$\endgroup$
  • 1
    $\begingroup$ Also, Sweden has set up artificial upper bounds to rents. There are secondary markets with higher rents, but rents that you get from official markets are quite low, giving you high house-price-to-rent ratios - but no bubble. $\endgroup$ – FooBar Mar 24 '15 at 14:16
  • 1
    $\begingroup$ Three good points here: 1) Asset price trends are not sufficient evidence of a bubble. 2) Price-rent/user-cost approaches are difficult to get right from a technical standpoint. 3) Even if one were able to model asset values with certainty, any determination of whether valuations are correct is going to reflect a whole bunch of beliefs about the future. My point in noting the importance of the price-rent/user-cost framework as a starting point for analysis is not that it's a panacea, but that it's a reasonable basis for what will almost certainly end up being spirited disagreement. $\endgroup$ – dismalscience Mar 24 '15 at 15:57
5
$\begingroup$

With apologies for the somewhat journalistic answer (as others have noted, even defining a bubble in a rigorous fashion is difficult).

Information on housing supply may be of some use. Demand for housing is quite inelastic (everyone needs somewhere to live) so shifts in supply should show up mostly in prices and less in market quantities.

As an example, the UK has experience sustained house price inflation since the 1950s. Even during the recent recession, the decrease in UK prices was relatively brief and modest. If ever there was a bubble, surely this is it?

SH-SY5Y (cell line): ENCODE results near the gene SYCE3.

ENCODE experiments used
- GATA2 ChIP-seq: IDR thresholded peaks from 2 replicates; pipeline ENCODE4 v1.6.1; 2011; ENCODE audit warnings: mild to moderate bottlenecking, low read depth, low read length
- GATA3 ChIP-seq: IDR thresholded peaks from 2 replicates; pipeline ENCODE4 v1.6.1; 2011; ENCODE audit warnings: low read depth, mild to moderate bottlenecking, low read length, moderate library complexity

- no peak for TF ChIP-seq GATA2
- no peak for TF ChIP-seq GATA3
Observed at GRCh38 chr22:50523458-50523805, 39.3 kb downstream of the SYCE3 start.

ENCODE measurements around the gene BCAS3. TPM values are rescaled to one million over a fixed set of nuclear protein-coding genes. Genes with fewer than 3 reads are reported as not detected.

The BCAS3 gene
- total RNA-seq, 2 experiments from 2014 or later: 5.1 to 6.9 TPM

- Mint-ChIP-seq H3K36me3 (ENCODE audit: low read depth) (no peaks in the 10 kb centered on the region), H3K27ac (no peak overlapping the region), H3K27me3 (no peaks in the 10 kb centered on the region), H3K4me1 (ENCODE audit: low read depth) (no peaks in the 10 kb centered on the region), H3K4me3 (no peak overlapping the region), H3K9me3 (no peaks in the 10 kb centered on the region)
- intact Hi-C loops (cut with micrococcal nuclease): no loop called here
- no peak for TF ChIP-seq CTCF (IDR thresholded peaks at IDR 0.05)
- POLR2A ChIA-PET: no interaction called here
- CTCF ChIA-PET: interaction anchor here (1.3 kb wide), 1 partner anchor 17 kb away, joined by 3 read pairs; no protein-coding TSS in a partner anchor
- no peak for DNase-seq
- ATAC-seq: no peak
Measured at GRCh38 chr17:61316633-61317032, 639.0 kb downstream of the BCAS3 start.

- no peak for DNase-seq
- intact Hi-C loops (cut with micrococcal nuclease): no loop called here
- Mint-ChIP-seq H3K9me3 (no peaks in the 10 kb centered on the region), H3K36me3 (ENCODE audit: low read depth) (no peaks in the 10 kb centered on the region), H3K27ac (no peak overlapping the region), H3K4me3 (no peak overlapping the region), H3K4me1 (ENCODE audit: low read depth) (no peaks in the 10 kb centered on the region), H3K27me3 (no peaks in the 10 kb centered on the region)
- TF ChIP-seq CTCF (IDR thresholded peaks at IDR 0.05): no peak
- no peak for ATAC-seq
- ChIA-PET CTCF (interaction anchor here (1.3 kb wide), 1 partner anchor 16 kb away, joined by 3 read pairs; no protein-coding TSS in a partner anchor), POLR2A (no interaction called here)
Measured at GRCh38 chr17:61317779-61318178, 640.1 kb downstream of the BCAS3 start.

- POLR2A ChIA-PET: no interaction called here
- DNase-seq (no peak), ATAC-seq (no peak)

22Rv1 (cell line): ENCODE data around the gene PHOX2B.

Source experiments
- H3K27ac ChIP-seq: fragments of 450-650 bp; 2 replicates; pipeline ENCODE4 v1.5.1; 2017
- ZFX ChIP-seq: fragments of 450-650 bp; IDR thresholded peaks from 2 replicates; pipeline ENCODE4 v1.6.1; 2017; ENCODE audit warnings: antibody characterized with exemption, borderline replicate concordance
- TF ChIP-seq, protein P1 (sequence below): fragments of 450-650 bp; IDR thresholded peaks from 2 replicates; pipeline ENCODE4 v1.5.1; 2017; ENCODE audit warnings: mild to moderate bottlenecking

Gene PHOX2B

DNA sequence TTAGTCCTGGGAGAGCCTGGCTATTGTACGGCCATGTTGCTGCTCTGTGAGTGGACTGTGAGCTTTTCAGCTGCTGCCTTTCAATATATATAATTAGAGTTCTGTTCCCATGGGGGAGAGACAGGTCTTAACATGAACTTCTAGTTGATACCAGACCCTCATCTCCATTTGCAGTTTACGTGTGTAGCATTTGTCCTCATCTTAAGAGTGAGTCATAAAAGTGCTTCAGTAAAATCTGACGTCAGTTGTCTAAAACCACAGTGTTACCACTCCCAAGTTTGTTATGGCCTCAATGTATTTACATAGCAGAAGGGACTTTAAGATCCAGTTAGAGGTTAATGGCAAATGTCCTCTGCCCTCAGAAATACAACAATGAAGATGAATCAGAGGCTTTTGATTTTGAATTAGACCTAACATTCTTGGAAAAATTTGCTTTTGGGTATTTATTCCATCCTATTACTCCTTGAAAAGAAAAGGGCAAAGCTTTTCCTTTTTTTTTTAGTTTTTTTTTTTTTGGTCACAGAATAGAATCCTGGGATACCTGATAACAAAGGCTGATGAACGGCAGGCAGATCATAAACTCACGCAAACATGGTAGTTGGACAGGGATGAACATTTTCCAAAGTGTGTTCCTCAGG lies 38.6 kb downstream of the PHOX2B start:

enter image description here (source)

But we must remember that in a competitive market prices are determined by the intersection of supply and demand. At present the UK is building around 150,000 homes per-year, but creating around 250,000 new households per-year (source). This is part of a long-run trend initiated by large-scle public sector withdrawal from house building (and probably also due to extremely restrictive planning laws in the UK that make private development difficult):

enter image description here (source)

So long as demand remains inelastic and supply fails to keep pace with growth in demand, housing will become an increasingly scarce resource and one should expect the price to increase accordingly.

$\endgroup$
4
$\begingroup$

It's actually quite easy. The key things to know are 1) that the majority of house purchases are made via mortgage lending, and that 2) an excess of bank lending over bank loan repayment causes money creation.

So first determine if there is an abnormally high increase in the supply of money occurring - if yes, then there is a bubble, and if not, then the increase is probably the normal one that would be expected as a result of fiscal expansion. This is fairly easy to determine by simply looking at relevant statistics for the amount of money being held in bank deposits (typically M2 or M3, the precise definitions vary between countries).

The key thing to appreciate, is that because of the normal expansion of the money supply by the banking system over time, and especially because that money directly influences house prices, an increase in house prices over long periods is to be expected simply due to the operation of the banking system. Only if economic conditions really deteriorate. i.e. Detroit does this not occur. Regulatory changes, or even simple changes in custom and practice around the amount of lending can quite easily trigger changes in fiscal expansion, for example if the banks change from requiring a 20% deposit to a 10% deposit on house purchase.